PV economics

System size

10 kW

Column 1

Column 2

Column 3

Column 4

Column 5

Column 6

Net system cost

\$30,000

End of year

PV energy yield

1500 kWh/kW/year (doesn’t include annual PV performance degradation)

Cumulative energy generation (kWh)

Electricity tariff (c/ kWh)

Annual cost saving

System cost to client

Electricity tariff

20c/kWh at time of installation

Cumulative cost rate to client (or levelised cost of energy, c/ kWh)

Electricity tariff escalation rate

6% per year

0

0

20

0

\$30,000

Table 1. Illustrative PV system parameters used to model energy and value analyses.

1

15,000

20

\$3000

\$27,000

180

2

30,000

21.2

\$3180

\$23,820

79.4

3

45,000

22.5

\$3371

\$20,449

45.4

4

60,000

23.8

\$3573

\$16,876

28.1

5

75,000

25.2

\$3787

\$13,089

17.5

6

90,000

26.8

\$4015

\$9,074

10.1

7

105,000

28.4

\$4256

\$4818

4.6

8

120,000

30.1

\$4511

\$308

0.3

9

135,000

31.9

\$4782

-\$4474

-3.3

Table 2. Variation of energy and value over time for PV system with installed parameters described in Table 1.

the system. However, after year 1 the PV system has paid back \$3000 to the client (in saved electricity tariff), and hence the system now ‘owes the client’ \$30,000 - \$3000 = \$27,000. Each year the PV system saves the client an increasing electricity tariff; hence, the net system cost to the client keeps reducing. • If we look at the ratio of what the system has cost the client to the net energy it has created over the same time interval, we get a levelised cost of energy figure that decreases with time, as shown in Column 6. For example, after year 1, the system has cost the client \$27,000 and created 15,000 kWh of energy; hence the LCoE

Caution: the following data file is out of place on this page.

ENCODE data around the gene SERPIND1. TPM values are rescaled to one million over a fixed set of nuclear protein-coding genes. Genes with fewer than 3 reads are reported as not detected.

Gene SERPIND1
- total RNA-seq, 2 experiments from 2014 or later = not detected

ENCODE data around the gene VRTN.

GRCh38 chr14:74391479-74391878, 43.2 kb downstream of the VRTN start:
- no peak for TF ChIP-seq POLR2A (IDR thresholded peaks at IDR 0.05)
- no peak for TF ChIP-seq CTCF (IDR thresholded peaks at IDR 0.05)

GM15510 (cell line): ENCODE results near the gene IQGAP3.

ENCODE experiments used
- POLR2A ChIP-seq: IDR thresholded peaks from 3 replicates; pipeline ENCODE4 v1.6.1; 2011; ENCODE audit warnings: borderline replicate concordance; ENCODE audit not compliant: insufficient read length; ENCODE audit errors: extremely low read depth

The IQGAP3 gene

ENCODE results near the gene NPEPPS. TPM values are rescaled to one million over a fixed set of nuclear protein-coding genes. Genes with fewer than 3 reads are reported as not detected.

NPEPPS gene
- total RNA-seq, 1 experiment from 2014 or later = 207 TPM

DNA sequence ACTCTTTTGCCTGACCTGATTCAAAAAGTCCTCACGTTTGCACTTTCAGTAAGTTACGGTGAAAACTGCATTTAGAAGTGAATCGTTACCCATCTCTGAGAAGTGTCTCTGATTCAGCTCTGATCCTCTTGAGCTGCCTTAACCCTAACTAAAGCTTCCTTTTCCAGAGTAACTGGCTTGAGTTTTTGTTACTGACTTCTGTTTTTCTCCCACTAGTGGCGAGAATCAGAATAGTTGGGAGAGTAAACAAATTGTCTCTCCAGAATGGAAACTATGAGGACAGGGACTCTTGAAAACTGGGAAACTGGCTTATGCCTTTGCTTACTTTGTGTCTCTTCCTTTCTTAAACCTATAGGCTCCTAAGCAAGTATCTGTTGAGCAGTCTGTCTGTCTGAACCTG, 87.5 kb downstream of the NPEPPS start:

is \$27,000/15,000 = 180c/kWh. After year 2, the system has cost (or ‘still owes’) the client \$23,820, for a net energy creation of 30,000 kWh, or an LCoE of 79.4 c/kWh, etc. If we plot the annual change of both electricity tariff and the LCoE of the PV system (given in Table 2) on the same graph, we get Figure 1. We see two critical points emerge from Figure 1: 1. The falling LCoE (blue) curve eventually intersects the rising price of electricity (red) curve, at the point of the cost parity period, or CPP. The CPP represents the point at which the cumulative energy created by the PV system has cost the client the same

as if the client had bought the same quantity of electricity from the grid. The LCoE from the PV system only keeps decreasing beyond this point, and the PV system effectively ‘beats the grid’ with its cost of electricity. 2. The LCoE curve falls further over time, to eventually cross over the LCoE = 0 axis, at which point the PV system has paid back to the client the complete cost of the system, and we understand this to be the typical (simple) payback period of the investment. For the example shown in Figure 1, we find a payback period of eight years for the system, but a cost parity period of only 4.4 years. This means that after 4.4 years, the client is obtaining electricity for a cheaper price from their PV system than they can buy it from the grid.

Assumptions

Figure 1. Plot of levelised cost of energy and electricity tariff over time for an example PV system.

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The operating assumptions behind this modelling assume: • All of the PV electricity is used onsite and displaces electricity cost at the grid tariff. • Progressive PV module performance degradation (generally ~0.7%/year) is not included (although this will make only a small difference to the overall outcome). • C osts of borrowing, maintenance, depreciation and general time-value-

Feb/Mar 2015 - Sustainability Matters 35

Sustainability Matters Feb/Mar 2015

Sustainability Matters is a bi-monthly magazine showcasing the latest products, technology and sustainable solutions for industry, governmen...

Sustainability Matters Feb/Mar 2015

Sustainability Matters is a bi-monthly magazine showcasing the latest products, technology and sustainable solutions for industry, governmen...